Well, the "In God We Trust" on the US currency means more now than ever. We must pray that there's confidence in the almighty dollar to make it worth a damn. Faith based economics!

Hopefully, those in Frankfurt remember OG's wheelbarrow and don't pull this shit in with the €.
posted by birdherder at 6:21 PM on December 2, 2005


Just check the M3!

Good call. It turns out the convertible's MSRP's only up 1.4% since 2005 (and it'll haul a buttload of bank notes!)
posted by Opposite George at 7:33 PM on December 2, 2005


Thanks for this -- being poor and not mathematically inclined I don't pay as much attention to economics as I should and would have missed this news entirely. Fascinating stuff and I just spent a couple of hours reading more about money than I have in a decade.

I assume that they still collect the M3 data and considering the way these folks piss through money I can't see the savings in ink and paper being a concern. The only conclusion I can draw is they must have something to hide.

It's my understanding that the M3 data is the only measure of euro dollars -- and that there are more euro dollars than American dollars -- so doesn't that mean that less than half of the United States is visible? Doesn't this mean that a few hundred million paid overseas would vanish from public scrutiny? What about the massive bailout of a US corporation or quasi-governmental institution?

Seriously, is this an accurate assessment? If so, how can these people get away with printing cash as fast as the presses will run so they can ship it to Europe in friggin' cargo containers and pretend it doesn't exist at all. Because, if it's not in a bank and not in a report, it really doesn't exist.

Excuse my ignorance but I find it inconceivable that they would expect people to make informed decisions without knowing how much money there is in total.
posted by cedar at 9:55 PM on December 2, 2005


In 1923, at the most fevered moment of the German hyperinflation, the exchange rate between the dollar and the Mark was one trillion Marks to one dollar, and a wheelbarrow full of money would not even buy a newspaper.

Y'know, I've seen that statement again and again. It just occured to me - they were still producing things like newspapers? How was it they weren't all starving?
posted by Smedleyman at 11:25 PM on December 2, 2005


How was it they weren't all starving?

Actually, many were. This site has a pretty decent overview of the tragedy, complete with a timeline.

You'll see the really nasty spike in inflation - where the wholesale price index spiked from from 194,000.00 in July 1923 726,000,000,000.00 Nov 1923 - happened in a relatively short period of time. This data is basedlined from July, 1914, where the wholesale price index was 1.

I can't find an on-line reference but one of my professors at B-School said that it was common that summer for folks to negotiate daily wage increases.

Arrive at work, and the first thing you'd do was demand a raise. Then get paid and get the hell out to purchase something, anything because the prices were doubling or even tripling hourly at that point.

Then return to work and try to get someting done before repeating the farce the next day. Towards autumn folks would have to do this twice a day - yep, one wage for the mornng and another for the afternoon - inflation got so wildly out of control.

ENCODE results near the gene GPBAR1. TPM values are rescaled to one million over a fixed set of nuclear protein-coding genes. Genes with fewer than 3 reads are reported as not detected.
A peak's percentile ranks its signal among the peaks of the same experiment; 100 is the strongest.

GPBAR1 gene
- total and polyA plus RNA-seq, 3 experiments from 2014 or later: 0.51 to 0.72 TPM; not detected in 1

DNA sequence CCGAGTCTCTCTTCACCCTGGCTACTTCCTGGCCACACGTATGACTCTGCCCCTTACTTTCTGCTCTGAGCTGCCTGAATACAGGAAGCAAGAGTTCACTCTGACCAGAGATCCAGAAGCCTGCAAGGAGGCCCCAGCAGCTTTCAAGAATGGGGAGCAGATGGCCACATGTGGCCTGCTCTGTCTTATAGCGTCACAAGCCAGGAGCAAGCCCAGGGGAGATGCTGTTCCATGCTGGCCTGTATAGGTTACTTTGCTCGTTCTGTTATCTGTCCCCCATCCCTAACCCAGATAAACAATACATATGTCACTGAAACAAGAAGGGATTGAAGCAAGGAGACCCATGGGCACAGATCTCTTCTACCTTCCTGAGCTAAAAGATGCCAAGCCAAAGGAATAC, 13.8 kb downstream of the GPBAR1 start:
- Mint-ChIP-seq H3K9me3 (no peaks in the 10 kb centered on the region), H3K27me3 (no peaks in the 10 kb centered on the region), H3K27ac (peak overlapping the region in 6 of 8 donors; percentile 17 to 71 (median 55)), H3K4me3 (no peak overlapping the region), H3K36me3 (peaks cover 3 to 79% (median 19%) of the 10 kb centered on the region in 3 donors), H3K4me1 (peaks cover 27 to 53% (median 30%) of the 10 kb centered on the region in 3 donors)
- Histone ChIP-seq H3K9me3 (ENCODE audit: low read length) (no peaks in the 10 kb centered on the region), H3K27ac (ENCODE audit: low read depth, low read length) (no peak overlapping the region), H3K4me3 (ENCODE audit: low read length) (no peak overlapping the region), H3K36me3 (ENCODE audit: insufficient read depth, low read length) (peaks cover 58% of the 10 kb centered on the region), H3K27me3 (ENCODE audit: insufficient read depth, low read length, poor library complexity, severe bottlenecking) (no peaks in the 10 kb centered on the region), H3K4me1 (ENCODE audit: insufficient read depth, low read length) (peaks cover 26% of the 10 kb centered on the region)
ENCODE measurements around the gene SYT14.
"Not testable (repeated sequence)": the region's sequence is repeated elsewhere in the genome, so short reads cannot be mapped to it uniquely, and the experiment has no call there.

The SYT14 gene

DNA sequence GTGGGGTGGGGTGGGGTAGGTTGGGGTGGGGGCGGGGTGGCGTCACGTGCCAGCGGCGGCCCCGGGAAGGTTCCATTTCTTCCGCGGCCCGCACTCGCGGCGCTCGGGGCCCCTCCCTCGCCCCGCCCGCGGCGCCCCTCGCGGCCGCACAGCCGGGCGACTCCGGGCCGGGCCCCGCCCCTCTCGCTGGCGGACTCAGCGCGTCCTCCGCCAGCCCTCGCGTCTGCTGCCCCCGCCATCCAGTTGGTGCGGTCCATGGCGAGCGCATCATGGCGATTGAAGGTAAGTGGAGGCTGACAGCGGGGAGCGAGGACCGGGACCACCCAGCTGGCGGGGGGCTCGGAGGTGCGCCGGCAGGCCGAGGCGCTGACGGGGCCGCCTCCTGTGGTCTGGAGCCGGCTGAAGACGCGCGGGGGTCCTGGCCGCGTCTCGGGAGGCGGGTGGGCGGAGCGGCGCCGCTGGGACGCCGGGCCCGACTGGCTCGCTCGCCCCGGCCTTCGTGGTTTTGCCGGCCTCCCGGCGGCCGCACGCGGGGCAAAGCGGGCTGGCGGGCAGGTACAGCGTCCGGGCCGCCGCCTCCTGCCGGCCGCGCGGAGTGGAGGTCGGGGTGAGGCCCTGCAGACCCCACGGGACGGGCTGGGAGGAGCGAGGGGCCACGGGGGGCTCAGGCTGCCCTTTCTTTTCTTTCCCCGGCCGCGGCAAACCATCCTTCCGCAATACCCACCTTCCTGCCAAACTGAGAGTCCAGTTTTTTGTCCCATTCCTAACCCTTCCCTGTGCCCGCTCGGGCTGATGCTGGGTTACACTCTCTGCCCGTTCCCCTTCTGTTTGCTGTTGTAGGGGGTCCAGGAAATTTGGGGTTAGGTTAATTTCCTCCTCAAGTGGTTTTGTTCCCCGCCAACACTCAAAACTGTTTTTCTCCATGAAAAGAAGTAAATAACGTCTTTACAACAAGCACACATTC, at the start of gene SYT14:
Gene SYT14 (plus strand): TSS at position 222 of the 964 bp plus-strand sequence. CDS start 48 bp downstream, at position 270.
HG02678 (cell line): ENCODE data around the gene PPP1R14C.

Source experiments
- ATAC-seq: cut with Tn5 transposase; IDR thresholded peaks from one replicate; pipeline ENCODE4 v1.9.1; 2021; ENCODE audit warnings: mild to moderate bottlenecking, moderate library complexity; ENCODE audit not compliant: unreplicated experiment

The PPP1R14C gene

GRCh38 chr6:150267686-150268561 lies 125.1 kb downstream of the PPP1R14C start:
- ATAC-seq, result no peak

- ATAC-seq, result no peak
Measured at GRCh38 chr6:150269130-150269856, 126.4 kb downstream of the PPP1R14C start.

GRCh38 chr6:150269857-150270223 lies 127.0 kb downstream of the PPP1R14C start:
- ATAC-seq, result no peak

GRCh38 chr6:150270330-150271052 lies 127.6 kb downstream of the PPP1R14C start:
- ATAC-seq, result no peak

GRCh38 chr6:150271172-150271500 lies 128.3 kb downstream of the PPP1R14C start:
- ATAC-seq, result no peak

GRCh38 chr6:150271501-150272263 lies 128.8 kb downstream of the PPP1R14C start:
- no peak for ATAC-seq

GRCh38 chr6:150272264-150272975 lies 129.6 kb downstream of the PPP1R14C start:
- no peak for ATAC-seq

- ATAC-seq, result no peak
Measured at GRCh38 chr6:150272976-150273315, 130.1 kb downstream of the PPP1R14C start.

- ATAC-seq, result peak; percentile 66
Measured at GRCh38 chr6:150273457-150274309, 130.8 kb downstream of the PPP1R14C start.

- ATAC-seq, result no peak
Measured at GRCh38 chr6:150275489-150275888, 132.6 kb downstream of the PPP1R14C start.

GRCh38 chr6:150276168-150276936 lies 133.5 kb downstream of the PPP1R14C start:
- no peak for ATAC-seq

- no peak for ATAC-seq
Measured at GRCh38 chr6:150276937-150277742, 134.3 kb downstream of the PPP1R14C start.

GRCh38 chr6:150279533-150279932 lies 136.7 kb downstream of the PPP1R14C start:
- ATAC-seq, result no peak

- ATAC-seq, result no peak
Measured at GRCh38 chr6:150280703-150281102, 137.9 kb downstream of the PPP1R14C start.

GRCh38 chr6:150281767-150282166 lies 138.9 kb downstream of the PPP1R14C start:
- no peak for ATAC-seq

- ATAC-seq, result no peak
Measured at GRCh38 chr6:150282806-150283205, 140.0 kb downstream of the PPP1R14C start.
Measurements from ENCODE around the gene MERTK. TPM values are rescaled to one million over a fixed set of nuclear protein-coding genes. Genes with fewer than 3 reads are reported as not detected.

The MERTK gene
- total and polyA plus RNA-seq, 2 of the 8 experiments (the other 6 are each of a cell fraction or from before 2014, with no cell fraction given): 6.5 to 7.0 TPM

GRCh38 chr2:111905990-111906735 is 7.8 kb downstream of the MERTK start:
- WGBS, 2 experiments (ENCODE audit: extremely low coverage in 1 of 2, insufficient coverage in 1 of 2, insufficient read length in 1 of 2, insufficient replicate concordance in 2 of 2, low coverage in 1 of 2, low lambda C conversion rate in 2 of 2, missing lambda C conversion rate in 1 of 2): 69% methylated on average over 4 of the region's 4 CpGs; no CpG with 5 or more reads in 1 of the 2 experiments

Those that were lucky enough to be working, of course. If you were retired and living off any type of fixed income stream, you were screwed big time as prices for everything skyrocketed. Nobody was selling inflation protected annuities back then.

Perhaps most gemane to the M3 discussion is this excerpt from the linked article: "The inflation was caused by the government issuing a flood of new money...".

I went heavily into gold summer of 2004 because wars are inherently inflationary, and those tax cuts don't help either. I see lots of parallels between now and the later 60's - LBJ's guns and butter, and Bush's guns and tax cuts. Sorta hits the balance sheet the same way (deficits).
posted by Mutant at 2:46 AM on December 3, 2005


Meanwhile, in another tricky way of hiding information from the public -- if you have interference with your ham radio, you can check the public database to find out if "Broadband Over Powerline" could be causing it.

But can check only a few times each month, unspecified.

You can't check more than one or two ZIP codes.

You will, if you want to know more, be required to provide your personal identification, even to ask whether there's anything installed that might be causing ham radio interference in your area.

And you can't check in advance.

Look at this shit -- go in and try your ZIP code and a few around it, and see if you are able to find anything at all out.

This is -- by law -- a publicly searchable database mandated by law. And gutted completely by the FCC and the industry.

What people don't know, they can't complain about.

There's a pattern here.

Federal Communications Commission regulations (47 C.F.R. §15.615),
If you have any difficulties with this BPL database, please contact the BPL Database Administrator at admin@utc.org
posted by hank at 10:48 AM on December 3, 2005


"$1000 gold?"

yes, or $2000 or $5000

remember, when gold peaked in the 70's at $800, the dollar was worth about 3-4 times more than it is worth now.
posted by muppetboy at 4:51 PM on December 7, 2005